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On 17/11/2020 at 15:58, petethemole said:

I saw that.  Given the time the MOM quoted between the barriers coming down and the train arriving (25-30 sec), I worked out that the couple had probably crossed the line quite safely before the crossing activated but were surprised that a train came so soon afterwards.

 

20 hours ago, Wickham Green too said:

Unfortunately the CCTV didn't show where the couple were when they thought the lights weren't working ...................... must admit the Network Rail guy dismissing their claim as just a trick of the light was a little worrying  -  it was a right-side trick of the light in this instance but could be a wrong-side one next time !

 

Nice shot of a minimalist HST 'set' !

 

Sounds right for the time AHB's are set for the lights coming on for a train approaching at line speed.

 

The one remaining AHB on the ECML, Markle, on the Up you'd see the barriers falling as you approached at the permitted 100 mph. At some AHBs on slower routes like Newcastle - Carlisle or Edinburgh - Carstairs, I'd see traffic still crossing ahead before the lights started.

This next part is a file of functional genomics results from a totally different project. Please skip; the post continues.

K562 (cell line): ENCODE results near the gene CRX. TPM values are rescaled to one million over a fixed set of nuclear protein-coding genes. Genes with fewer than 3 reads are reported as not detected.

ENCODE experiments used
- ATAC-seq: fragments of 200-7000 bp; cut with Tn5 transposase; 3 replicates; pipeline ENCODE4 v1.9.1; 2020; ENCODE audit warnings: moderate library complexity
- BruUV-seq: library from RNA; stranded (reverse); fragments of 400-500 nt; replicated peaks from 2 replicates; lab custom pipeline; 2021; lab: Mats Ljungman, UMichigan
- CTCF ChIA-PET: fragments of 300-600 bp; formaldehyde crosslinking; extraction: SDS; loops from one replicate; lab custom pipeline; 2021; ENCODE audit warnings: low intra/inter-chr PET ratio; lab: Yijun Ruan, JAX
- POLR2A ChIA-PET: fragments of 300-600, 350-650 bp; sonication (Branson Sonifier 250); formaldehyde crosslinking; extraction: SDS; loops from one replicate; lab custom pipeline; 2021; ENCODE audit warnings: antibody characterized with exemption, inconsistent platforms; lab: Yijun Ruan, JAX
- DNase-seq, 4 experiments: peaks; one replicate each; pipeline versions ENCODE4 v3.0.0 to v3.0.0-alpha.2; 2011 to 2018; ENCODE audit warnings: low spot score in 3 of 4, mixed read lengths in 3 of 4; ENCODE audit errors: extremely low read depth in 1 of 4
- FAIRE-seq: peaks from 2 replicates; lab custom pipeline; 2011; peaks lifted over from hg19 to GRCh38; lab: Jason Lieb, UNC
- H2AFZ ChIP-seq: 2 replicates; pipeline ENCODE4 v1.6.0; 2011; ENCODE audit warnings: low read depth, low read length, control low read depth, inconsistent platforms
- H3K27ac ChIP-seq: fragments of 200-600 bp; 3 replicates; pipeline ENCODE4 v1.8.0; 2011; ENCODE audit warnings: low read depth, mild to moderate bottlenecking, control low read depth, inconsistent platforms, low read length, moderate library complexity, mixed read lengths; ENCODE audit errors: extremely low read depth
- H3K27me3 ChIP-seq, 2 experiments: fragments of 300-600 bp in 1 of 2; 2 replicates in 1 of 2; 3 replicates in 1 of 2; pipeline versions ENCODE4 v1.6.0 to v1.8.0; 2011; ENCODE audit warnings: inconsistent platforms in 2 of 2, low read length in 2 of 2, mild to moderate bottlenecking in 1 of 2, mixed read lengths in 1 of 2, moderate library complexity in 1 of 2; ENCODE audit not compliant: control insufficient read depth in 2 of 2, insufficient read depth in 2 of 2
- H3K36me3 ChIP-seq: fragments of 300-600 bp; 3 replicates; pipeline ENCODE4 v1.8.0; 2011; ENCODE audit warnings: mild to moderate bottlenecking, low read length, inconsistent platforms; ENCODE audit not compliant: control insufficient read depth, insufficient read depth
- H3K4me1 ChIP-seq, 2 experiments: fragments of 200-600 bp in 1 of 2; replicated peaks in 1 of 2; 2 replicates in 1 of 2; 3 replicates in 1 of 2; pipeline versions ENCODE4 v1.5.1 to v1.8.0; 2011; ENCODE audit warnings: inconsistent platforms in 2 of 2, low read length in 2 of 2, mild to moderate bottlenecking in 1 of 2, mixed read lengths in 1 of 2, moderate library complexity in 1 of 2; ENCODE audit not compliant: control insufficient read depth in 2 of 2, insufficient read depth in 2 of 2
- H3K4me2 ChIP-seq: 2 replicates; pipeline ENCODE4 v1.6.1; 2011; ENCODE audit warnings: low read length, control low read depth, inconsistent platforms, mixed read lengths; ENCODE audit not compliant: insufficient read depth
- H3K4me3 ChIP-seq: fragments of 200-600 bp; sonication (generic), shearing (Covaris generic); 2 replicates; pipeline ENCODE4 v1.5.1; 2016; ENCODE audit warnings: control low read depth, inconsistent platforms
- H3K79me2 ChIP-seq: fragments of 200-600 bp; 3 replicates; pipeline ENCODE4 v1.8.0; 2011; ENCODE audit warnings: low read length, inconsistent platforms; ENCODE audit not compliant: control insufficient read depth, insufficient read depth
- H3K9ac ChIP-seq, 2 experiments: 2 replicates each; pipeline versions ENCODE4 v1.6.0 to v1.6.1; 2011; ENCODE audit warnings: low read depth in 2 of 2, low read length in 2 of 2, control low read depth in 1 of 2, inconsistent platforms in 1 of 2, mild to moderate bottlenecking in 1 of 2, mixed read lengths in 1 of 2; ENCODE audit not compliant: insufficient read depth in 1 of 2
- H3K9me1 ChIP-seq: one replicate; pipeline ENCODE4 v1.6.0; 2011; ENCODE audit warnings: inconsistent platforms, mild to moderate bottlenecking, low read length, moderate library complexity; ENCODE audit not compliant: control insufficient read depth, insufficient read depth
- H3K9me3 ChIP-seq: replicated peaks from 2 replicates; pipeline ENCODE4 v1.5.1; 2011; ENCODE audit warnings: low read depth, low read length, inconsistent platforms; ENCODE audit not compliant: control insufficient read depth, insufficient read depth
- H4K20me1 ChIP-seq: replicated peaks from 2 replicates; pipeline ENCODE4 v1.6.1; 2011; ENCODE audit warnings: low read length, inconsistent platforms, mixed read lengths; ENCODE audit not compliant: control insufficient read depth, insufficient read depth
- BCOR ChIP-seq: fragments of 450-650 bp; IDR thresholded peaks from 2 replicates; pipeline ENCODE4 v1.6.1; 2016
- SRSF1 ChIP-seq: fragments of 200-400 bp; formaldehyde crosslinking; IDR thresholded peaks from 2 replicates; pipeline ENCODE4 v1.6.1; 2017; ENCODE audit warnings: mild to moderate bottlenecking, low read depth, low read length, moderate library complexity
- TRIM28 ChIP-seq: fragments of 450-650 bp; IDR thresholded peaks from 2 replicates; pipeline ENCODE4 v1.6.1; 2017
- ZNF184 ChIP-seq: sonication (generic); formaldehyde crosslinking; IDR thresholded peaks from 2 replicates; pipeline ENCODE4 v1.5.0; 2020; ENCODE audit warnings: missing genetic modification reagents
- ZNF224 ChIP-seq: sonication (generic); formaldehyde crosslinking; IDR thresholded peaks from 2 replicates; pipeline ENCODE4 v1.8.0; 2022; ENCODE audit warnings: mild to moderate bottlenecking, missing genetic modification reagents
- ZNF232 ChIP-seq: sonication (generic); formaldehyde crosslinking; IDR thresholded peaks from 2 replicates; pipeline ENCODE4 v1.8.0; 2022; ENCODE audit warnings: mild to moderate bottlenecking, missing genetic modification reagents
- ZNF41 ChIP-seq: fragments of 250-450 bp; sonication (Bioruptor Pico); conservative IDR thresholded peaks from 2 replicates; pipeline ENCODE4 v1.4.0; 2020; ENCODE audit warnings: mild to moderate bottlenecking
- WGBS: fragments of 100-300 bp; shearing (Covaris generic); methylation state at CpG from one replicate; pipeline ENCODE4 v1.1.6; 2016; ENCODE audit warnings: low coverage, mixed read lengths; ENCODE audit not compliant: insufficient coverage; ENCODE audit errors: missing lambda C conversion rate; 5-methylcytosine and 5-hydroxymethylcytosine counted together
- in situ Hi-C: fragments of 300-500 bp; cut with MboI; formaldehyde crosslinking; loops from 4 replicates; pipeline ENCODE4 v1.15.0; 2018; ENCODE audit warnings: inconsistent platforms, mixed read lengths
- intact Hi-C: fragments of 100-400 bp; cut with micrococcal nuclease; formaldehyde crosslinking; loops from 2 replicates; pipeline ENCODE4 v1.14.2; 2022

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On 18/11/2020 at 17:40, PhilJ W said:

That looks nasty, any casualties? It looks as though the car drivers exit may have been blocked by another vehicle hence the blowing of the car horn. Of course the driver should have made sure that his exit was clear before driving onto the crossing.

No it was blocked by the barrier arm coming down.

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On 18/11/2020 at 17:40, PhilJ W said:

That looks nasty, any casualties? It looks as though the car drivers exit may have been blocked by another vehicle hence the blowing of the car horn. Of course the driver should have made sure that his exit was clear before driving onto the crossing.